Article by Lauren Rosewarne /
ABC The Drum /
October 02, 2013 /
There’s a scene in the new Nicole Kidman thriller Stoker where teenaged India (Mia Wasikowska) is seated on a piano stool.
Next to her is her exquisitely sexily dodgy uncle Charles (Matthew Goode).
Charles’ lascivious presence arouses her. So much so in fact, that India clamps her thighs together. Really, really hard.
A lot of porn presents us with very unpolished – and invariably unfancy – presentations of female masturbation. That it’s all about a brisk rub to the clitoris, a good and thorough plunging of something in and out of the vagina and a theatrical finale. Increasingly with waterworks to set it all off, for that extra razzle-dazzle.
In real life, female masturbation takes a much broader variety of forms than porn or even popular imagination would suggest.
India was able to stimulate herself by pressing her thighs together. Not to orgasm in that scene, no, but as some lady bicyclists and sewing machine operators and bored schoolgirls and breastfeeding mothers could each testify, self-stimulation – even climax – can be reached in all kinds of ways that we’re not supposed to know about. Ways that we’re certainly not supposed to talk about.
The New York Times recently reported on the phenomena of spontaneous orgasms in women. I remember a Picket Fences episode about spontaneous human combustion; I’d most certainly pick the orgasm option myself.
So the gist is that some women – and perhaps more if they tried hard enough – can reach orgasm simply by concentrating really, really hard on really, really dirty thoughts.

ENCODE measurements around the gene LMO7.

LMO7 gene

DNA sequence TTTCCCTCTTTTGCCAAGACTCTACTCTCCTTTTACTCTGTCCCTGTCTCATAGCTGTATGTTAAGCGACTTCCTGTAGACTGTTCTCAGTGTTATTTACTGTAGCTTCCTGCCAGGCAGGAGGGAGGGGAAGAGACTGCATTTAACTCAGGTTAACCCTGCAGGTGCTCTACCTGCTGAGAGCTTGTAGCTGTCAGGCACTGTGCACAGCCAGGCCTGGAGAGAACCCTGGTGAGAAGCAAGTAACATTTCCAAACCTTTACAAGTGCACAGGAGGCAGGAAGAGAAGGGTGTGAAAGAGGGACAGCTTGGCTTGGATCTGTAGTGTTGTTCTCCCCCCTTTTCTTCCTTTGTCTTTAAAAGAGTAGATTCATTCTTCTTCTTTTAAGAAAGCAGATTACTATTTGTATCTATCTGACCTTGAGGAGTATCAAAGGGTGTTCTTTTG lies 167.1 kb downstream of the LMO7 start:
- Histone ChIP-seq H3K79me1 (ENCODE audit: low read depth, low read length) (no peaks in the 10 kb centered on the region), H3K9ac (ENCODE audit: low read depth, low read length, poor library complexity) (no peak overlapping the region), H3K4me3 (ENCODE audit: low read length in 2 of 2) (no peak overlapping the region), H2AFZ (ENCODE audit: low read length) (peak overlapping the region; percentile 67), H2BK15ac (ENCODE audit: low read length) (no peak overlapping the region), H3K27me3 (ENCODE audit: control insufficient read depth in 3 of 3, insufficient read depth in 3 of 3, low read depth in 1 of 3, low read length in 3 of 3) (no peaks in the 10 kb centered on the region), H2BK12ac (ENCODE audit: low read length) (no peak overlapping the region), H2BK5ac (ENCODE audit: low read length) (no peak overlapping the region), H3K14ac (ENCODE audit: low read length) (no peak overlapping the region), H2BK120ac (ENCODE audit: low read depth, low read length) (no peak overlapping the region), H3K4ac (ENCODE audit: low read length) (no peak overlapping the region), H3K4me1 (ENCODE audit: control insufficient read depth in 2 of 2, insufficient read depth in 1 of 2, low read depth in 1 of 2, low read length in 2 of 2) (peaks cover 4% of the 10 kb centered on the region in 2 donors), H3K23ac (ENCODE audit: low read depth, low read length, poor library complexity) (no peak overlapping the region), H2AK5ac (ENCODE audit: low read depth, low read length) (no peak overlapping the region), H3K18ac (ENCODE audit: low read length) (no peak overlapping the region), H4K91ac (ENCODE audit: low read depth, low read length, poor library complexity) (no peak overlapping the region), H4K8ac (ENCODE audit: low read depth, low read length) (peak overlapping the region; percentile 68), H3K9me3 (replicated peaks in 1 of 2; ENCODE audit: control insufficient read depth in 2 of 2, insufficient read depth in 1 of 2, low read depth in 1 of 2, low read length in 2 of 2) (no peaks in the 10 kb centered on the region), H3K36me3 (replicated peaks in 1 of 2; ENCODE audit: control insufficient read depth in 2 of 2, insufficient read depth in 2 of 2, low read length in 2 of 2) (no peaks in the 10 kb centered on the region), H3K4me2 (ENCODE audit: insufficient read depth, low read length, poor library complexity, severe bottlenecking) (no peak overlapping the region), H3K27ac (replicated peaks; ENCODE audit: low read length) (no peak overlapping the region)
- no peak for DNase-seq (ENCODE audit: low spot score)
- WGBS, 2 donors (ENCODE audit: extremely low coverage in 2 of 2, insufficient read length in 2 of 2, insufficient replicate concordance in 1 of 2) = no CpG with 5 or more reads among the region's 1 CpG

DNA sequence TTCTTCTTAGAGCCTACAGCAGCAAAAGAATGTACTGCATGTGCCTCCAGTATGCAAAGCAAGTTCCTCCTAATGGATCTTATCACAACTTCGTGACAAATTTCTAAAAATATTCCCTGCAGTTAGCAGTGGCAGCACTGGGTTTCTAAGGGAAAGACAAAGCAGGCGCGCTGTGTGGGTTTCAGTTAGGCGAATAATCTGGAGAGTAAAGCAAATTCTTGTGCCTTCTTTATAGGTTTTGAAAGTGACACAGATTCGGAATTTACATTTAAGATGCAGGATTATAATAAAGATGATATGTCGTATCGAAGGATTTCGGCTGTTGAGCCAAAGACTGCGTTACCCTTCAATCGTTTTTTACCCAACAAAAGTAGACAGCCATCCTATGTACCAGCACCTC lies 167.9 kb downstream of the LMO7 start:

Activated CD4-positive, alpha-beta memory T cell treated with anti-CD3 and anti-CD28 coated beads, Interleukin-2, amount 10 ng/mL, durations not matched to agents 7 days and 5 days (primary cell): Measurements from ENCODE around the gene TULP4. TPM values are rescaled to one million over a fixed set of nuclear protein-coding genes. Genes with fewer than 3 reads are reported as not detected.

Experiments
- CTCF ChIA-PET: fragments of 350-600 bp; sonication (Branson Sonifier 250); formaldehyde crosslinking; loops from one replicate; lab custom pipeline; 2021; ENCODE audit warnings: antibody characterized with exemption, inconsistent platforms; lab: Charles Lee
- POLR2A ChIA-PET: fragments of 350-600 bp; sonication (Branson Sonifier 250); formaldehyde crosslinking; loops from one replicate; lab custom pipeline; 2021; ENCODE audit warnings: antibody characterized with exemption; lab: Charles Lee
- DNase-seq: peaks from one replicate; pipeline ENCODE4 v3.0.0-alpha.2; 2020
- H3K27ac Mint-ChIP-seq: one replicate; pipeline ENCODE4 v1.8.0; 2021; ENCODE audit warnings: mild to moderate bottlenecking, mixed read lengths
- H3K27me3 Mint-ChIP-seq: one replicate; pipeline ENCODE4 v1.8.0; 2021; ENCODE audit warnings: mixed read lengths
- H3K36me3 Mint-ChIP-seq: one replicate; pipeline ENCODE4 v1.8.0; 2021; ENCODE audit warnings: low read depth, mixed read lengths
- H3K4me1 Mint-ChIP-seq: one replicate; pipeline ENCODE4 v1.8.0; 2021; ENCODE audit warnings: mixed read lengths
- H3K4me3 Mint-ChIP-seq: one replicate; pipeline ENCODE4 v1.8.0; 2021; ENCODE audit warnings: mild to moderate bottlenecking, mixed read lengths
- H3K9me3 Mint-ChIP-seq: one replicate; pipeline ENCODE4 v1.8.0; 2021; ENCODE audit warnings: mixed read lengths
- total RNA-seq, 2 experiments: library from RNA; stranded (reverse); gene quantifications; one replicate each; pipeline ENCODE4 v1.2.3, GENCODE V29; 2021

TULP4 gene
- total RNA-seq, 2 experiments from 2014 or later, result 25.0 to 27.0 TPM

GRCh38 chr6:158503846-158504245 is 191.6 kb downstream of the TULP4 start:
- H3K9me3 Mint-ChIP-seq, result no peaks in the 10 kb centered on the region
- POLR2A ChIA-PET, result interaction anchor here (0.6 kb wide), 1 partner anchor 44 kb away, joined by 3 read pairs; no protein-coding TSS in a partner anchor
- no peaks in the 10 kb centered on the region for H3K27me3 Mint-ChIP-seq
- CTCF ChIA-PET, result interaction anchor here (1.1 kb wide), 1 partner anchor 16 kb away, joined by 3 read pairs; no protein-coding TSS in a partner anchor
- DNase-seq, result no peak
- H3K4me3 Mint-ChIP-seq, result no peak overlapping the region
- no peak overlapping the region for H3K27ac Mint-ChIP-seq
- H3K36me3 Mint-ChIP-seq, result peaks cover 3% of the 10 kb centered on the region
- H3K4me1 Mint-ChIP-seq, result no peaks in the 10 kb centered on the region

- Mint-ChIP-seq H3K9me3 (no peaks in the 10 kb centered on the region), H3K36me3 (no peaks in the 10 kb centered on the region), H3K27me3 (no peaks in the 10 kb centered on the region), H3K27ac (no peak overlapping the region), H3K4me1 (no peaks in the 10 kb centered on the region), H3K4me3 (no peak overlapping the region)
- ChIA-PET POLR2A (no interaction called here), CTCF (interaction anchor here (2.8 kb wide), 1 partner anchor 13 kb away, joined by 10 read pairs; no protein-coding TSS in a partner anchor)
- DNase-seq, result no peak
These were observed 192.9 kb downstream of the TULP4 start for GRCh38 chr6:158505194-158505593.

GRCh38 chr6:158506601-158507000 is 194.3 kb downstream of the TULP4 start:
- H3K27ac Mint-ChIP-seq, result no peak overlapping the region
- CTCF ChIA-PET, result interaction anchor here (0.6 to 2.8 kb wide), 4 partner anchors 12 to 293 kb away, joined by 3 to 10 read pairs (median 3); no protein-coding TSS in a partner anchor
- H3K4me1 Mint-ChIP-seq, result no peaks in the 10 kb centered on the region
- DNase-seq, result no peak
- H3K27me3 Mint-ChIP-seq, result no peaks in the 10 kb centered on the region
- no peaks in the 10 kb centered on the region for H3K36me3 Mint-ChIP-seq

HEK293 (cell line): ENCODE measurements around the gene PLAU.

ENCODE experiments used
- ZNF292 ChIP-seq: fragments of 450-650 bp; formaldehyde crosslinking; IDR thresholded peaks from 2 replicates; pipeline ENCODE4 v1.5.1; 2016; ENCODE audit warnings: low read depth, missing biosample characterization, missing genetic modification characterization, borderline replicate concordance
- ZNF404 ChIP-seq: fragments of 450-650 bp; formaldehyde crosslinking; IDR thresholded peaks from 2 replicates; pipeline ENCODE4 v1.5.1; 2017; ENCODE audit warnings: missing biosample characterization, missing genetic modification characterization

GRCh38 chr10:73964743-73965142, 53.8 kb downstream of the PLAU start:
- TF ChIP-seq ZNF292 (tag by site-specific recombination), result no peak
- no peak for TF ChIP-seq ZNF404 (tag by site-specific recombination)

That no clitoral contact is needed, that the only motion we need concerns ourselves with is playing a perpetual loop of our favourite filthy fantasy.
As someone who spends good chunks of each day reading and writing about the very dirtiest of dirty topics – whose complete and utter concentration could hardly be questioned – I feel a tad jibbed that my workday has never been jazzed up by any unexpected sweats or tremors.
That jibment aside however, the cynic in me wonders whether concentrating really, really hard on erotic daydreams is all just a bit too reminiscent of the hokum proffered by The Secret: that if only you want that carpark badly enough, the universe will gift it you.
There is a but though. One thing this research does support – in line with what academic work and all those conversations many of us have had – is that women do tend to be more ‘thinky’ when it comes to sex.
A stereotype, sure, but sometimes stereotypes emerge from lived reality.
And when it comes to women’s arousal, women’s masturbation and women’s orgasms, for many the process is substantially more complicated than men’s and much more so than porn would suggest.
While data is hard to acquire – after all, people are big fat liars when it comes to answering survey questions about sex – most researchers agree that the numbers of female users of porn are increasing.
Men however, still dramatically outnumber them.
Conversely however, it’s the ladies who are damp-fingeredly poring over 50 Shades of Grey.
Equally so, a lucrative industry of brothels and strip clubs and happy-ending massage emporiums exist to cater to men.
If women were as easily stimulated, our voraciously capitalist society would have well and truly exploited the market.
Sure, there are women who are exceptions, but for many, the process of arousal and the road to orgasm, often requires more than visuals, more than the mere presence of a scantily clad bloke gyrating in our vicinity and often a little more than our fingers or a nearby electric toothbrush.
That imagination and escapism all play very important roles.
I’m not sure that the study tells women much that they didn’t already know.
Except perhaps, that for those too lazy to reach down there themselves that dwelling on those risqué thoughts a little longer might yield some pleasurable goodies.
For our male partners however, this is yet another study to both assuage all those anxieties about penis size and staying hard, and serves as another reminder about the necessity of tending to her head before obsessing over endurance and advanced positions.
© Lauren Rosewarne